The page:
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How to Test if Your Toilet is Leaking

Screen Shot 2019-08-08 at 10.13.36 AM
DIY September 16, 2019
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A leaking toilet tank is a common problem that could be costing you a lot of money on your water bill. Unlike faucets or showerheads, a leaking toilet can easily waste dozens of gallons of water each day. A moderate leak may add as much as $70 to your bill monthly, while a severe leak can send that number skyrocketing to $200 per month or even more. 


The good news is that this problem is fixable and it’s unlikely you’ll have to buy a whole new toilet or even pay a high price for repairs. You can perform your own simple test at home to detect if your toilet is leaking, and you may even be able to fix the problem on your own. 

Signs of a Toilet Leak


The most common symptom of a leaking toilet is noise. If you can hear your toilet running when it’s not in use, that’s a pretty obvious sign that something’s amiss. More obvious signs include water damage around the toilet or even seeing water leak from the tank. 

How to Test for a Toilet Leak


If you’re hearing suspicious water sounds, you’ll want to investigate further. The easiest way to test for a leak in your toilet tank is to place 10 or 15 drops of food coloring in the water of your tank. Wait for about ten minutes and then look into the bowl. If the food coloring has made its way into the water in the bowl, then you’ve definitely got a leak. Most commonly, leaks are located around the plunger ball or flapper valve, which are located at the bottom of the tank.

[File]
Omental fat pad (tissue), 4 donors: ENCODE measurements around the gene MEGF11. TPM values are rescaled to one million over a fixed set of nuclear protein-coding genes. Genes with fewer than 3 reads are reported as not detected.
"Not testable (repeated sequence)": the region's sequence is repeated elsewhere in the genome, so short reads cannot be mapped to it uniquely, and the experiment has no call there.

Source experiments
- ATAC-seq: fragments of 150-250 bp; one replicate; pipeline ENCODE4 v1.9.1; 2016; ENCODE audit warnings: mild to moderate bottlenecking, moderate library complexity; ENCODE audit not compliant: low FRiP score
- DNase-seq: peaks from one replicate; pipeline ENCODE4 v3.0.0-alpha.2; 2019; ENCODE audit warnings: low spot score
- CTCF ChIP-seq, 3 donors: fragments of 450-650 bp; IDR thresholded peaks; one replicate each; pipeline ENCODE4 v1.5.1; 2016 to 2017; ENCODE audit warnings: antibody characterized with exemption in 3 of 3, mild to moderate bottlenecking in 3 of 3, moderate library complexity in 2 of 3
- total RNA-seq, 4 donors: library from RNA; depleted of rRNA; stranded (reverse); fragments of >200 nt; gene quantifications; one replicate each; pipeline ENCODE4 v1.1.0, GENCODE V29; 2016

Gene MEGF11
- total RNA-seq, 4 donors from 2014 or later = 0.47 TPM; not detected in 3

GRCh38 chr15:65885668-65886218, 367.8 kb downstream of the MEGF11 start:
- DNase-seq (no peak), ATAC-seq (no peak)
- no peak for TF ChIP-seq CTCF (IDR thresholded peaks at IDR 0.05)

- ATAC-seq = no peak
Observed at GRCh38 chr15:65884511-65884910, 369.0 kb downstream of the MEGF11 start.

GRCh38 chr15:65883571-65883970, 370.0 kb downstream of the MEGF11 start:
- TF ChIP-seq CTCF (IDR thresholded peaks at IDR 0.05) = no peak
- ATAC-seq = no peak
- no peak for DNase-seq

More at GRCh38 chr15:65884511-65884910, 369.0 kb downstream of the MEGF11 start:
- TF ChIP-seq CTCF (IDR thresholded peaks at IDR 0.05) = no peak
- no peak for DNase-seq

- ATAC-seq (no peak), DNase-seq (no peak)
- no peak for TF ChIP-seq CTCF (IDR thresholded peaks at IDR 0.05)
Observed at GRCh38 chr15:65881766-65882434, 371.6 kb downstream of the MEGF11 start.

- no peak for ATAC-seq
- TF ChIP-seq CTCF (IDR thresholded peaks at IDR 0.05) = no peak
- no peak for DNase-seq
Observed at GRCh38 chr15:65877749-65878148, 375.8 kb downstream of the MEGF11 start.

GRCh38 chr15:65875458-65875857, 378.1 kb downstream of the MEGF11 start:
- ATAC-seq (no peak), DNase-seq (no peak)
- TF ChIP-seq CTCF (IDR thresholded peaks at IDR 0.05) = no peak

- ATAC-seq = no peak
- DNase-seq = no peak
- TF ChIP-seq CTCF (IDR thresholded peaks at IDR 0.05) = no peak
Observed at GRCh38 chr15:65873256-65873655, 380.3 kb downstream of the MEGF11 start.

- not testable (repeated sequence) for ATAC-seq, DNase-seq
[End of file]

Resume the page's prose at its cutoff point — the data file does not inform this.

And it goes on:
How to Fix a Toilet Leak


The hands-off approach is to call a plumber, but doing so will likely be more expensive than necessary. Once you’ve identified where the leak in your toilet is coming from, fixing the problem is as simple as replacing or fixing the part. The common culprits are the following:


  • Flapper valve
  • Plunger ball
  • Refill tube
  • Float cup
  • Chain
  • Gasket


Before you dive into your tank with a pair of rubber gloves, first turn off the water at the shutoff valve. This is typically located below the tank. Next drain the tank of water by flushing it and using a towel or sponge to absorb any water that remains. Now you’ll be free to work on your toilet without making a mess and wasting even more water. 


If you can’t seem to identify the source of the leak or repairs become difficult, you may want to call in a professional. While toilet leaks are usually easy fixes, that’s not always the case. 

Monitor Your Water Usage


You might not always be aware of leaks or water inefficiencies in your toilet or your home’s plumbing at large. For a system that gives you comprehensive data on your water usage and monitors closely for leaks both big and small, install Flo by Moen.

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